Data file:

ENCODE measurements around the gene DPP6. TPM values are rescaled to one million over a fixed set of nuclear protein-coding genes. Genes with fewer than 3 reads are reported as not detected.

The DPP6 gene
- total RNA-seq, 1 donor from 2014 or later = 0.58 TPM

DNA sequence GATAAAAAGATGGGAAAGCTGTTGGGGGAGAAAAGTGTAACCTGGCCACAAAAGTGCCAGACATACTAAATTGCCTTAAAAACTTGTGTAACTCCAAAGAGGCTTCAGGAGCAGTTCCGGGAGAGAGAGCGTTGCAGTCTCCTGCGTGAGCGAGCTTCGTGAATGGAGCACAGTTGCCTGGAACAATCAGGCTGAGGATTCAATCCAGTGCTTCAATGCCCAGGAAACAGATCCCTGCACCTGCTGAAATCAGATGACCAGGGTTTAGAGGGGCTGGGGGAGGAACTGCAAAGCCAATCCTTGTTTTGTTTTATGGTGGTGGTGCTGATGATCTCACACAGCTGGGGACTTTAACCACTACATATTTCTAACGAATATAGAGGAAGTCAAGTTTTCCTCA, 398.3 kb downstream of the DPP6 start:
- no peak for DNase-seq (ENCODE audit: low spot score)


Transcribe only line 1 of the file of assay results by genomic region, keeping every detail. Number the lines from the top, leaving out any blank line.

ENCODE measurements around the gene DPP6. TPM values are rescaled to one million over a fixed set of nuclear protein-coding genes. Genes with fewer than 3 reads are reported as not detected.